How to use a Bath Scrub?

It’s confession time.

 

Hands up, if when it comes to bath or shower time, your body care routine includes a scrub-a-dub of soap, and maybe a moisturiser if you can be bothered. 

 

We’re not here to shame you, it’s more common than you realise.

 

But we’re here to tell you one extra step should be added … that’s a bath scrub, if you hadn’t guessed it from the title of this blog post.

 

The reason for this is those delicious scrubby bits help to remove dead skin cells, which leave your body feeling soft, smooth, bright and healthy.

As a product they’re relatively simple – but they have a long history.

 

The Ancient Egyptians were actually thought to be the first people who used them; a bid to keep skin supple and smooth in the desert heat.

 

If you’re unsure of if, how, and when to use a bath scrub never fear; we will cover all of this within the article – just think of it as your ultimate guide to bath scrubs!

 

So, let’s jump in.

What's in a Bath Scrub?

Before we kick off and tell you how to begin using one, we’ll first cover what goes into a bath scrub.

 

Why?

 

All too often beauty brands tell you to embrace something without actually telling you what makes up the thing you’re embracing.

 

That’s a big no no in our book…

 

Bath scrubs are a relatively simple product to make. Indeed, just Google bath scrub ingredients and you will be hit with recipe after recipe for DIY products.

Simplifying things, a typical bath scrub will consist of:

 

  • Salt or sugar,
  • Moisturising oils,
  • Aromatic ingredients,
  • Other scrubby bits such as broken bits of walnut shells or ground coffee.

We’re now going to let you in on our first tip.

 

On their own bath scrubs, and really any other type of exfoliant really, can be quite abrasive on the skin. So, when you’re buying one look for a product full of oils.

 

This will leave skin moisturised, limiting the risk of skin irritation and breakouts.

Difference between salt and sugar bath scrubs

Now, an eagle-eyed reader would have noticed above there are two main types of bath scrubs.

 

A salt bath scrub and a sugar bath scrub.

 

A curious reader might be thinking what’s the difference?

 

Both achieve the same result in that you will come out of bath time with a nice buff and polish.

 

It all comes down to the size of the granules.

 

Sugar has smaller, smoother granules than salt so it’s gentler and best suited for sensitive skin.  On the flip side, salt has more abrasive edges – so it can help to really even out dead patches of skin. Goodbye sunburn.

At Raw Beauty Box we combined the best of both worlds to create our whipped sugar scrub soaps, which all come in either an environmentally-friendly pot – or in the case of our raw blended coffee body scrub – a glass jar.

 

Other fun fragrances you can find include:

 

How to use a bath Scrub 3

We should mention, for those after a deep clean, we also sell whipped exfoliating cleaners with scrubby bits.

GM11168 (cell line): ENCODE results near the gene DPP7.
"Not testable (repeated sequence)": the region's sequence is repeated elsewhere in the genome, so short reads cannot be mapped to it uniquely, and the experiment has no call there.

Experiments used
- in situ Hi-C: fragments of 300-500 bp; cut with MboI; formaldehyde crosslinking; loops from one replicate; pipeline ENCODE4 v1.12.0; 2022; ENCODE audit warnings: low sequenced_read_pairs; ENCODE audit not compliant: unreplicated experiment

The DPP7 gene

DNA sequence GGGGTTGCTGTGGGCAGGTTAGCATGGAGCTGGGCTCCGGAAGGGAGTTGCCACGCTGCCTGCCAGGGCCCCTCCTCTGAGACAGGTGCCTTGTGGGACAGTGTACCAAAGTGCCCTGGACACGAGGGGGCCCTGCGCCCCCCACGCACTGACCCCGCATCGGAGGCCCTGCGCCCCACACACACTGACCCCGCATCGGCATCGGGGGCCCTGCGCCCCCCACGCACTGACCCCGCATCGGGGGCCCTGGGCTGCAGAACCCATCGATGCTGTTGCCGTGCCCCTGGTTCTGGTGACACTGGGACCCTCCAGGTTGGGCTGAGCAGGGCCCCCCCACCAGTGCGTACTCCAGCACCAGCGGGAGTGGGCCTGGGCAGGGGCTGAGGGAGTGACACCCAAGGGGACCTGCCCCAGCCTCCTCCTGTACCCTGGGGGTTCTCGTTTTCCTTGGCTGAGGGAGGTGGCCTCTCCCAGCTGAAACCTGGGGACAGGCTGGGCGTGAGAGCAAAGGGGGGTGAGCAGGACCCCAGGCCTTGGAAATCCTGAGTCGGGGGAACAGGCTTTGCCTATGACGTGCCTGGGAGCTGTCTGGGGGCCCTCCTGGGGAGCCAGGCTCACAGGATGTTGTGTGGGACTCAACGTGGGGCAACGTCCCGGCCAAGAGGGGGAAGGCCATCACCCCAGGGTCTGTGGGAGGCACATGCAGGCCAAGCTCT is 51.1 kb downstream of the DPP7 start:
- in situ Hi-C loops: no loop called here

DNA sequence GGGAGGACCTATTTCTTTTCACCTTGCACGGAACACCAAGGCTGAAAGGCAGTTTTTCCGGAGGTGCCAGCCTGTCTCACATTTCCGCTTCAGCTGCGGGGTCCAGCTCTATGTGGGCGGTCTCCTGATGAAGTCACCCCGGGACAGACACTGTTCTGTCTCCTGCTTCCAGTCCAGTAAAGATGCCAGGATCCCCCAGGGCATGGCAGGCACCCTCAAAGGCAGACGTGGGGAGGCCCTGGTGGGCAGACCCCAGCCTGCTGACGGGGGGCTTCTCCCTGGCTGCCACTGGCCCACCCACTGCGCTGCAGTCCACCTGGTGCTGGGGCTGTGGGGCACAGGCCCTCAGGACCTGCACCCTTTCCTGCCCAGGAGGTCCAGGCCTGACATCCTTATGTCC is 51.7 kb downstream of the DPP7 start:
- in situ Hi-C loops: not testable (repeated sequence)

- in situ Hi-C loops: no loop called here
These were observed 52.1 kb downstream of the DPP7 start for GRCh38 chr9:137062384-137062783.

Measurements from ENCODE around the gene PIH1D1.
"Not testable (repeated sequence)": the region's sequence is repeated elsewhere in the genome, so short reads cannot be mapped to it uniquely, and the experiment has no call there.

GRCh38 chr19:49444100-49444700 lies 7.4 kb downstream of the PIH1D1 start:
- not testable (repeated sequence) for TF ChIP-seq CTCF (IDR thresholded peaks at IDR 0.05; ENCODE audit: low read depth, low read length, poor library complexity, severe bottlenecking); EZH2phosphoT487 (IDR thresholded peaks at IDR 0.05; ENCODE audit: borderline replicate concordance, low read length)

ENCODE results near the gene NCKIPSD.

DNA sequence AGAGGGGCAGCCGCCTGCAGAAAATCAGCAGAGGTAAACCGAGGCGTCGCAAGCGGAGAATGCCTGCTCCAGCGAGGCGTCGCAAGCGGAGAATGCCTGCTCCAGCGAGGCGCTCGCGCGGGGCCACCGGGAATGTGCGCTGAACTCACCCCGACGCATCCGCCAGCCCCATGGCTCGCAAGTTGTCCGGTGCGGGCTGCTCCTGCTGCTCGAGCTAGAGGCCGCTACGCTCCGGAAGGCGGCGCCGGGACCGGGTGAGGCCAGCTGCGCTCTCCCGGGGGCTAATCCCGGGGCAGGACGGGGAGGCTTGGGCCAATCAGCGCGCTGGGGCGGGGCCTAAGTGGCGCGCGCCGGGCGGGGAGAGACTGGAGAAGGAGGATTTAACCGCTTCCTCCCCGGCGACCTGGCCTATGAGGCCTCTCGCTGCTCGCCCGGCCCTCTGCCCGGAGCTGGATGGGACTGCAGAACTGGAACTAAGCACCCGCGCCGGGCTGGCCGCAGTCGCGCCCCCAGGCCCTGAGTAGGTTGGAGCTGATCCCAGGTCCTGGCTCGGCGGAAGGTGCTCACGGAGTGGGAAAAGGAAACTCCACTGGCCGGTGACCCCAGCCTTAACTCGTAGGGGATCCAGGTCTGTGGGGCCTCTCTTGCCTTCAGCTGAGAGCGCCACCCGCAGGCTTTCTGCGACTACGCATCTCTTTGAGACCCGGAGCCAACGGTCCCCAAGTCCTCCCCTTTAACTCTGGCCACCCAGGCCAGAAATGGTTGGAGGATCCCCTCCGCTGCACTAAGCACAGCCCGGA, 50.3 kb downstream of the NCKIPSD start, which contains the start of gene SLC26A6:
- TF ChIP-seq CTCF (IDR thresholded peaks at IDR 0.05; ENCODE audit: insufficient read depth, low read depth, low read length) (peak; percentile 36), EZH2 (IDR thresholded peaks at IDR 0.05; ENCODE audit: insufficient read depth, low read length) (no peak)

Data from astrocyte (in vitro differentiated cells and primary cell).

Flavours here include:

 

How to use a Bath Scrub

It’s time for the fun stuff.

 

We’ve covered what a bath scrub does, the genius of the Ancient Egyptians, what’s in one and the differences between the two main types – that just leaves how to use a bath scrub.

 

There are a couple of steps to follow when you’re preparing to exfoliate.

These are:

 

    1. Soak: Skin needs to be wet for exfoliation to work – plus you want to give your pores a chance to open under the warm water. So, sit back and relax for at least five minutes before tackling the next step.

 

    1. Apply: Take about a heaped teaspoon of your chosen scrub and spread it onto your body. To limit waste, we recommend standing up or hopping out of the water completely.

 

    1. Work: Gently rub the scrub around in a circular motion. Please, and we can not emphasize this enough, don’t rub too hard. You want to feel like you’ve had a light buff not been sandpapered to death.

 

    1. Relax: This is without a doubt our favourite step. To give those moisturising oils a chance to work their magic and nourish your skin after the exfoliation, leave the scrub on for around one to five minutes.

 

    1. Rinse: Once you’re good and moisturised, remove the scrub in a soft massaging circular motion and rinse it off.

 

  1. Moisturise: This step is optional but a great one if you’re really looking to treat yourself. Once you’re out of the bath or shower and all towelled off – you may want to re-moisturise to feel extra soft. If you’ve used a fragranced scrub we recommend using a light unscented moisturiser like  .

Does RBB have an unscented product we could link instead?

If you’re wondering how to use a bath sugar scrub from Raw Beauty Box – the method above is tailor-made for our products.

 

And it’s here we will leave you with perhaps the most important bath scrub tip; how often to use one.

 

Bath scrubs are not an everyday thing. Even if you’re using the most oil-packed, gentle product, exfoliating every single day is harsh on the skin.

Once those dead skin cells are removed, which happens after a single use, that leaves you will new healthy skin. This is easily irritated by rubbing.

 

That’s why we recommend using a bath scrub just two to three times a week.

 

With that said, every skin type has different needs so observe what your skin is doing after the two weeks and tweak your body care routine accordingly.

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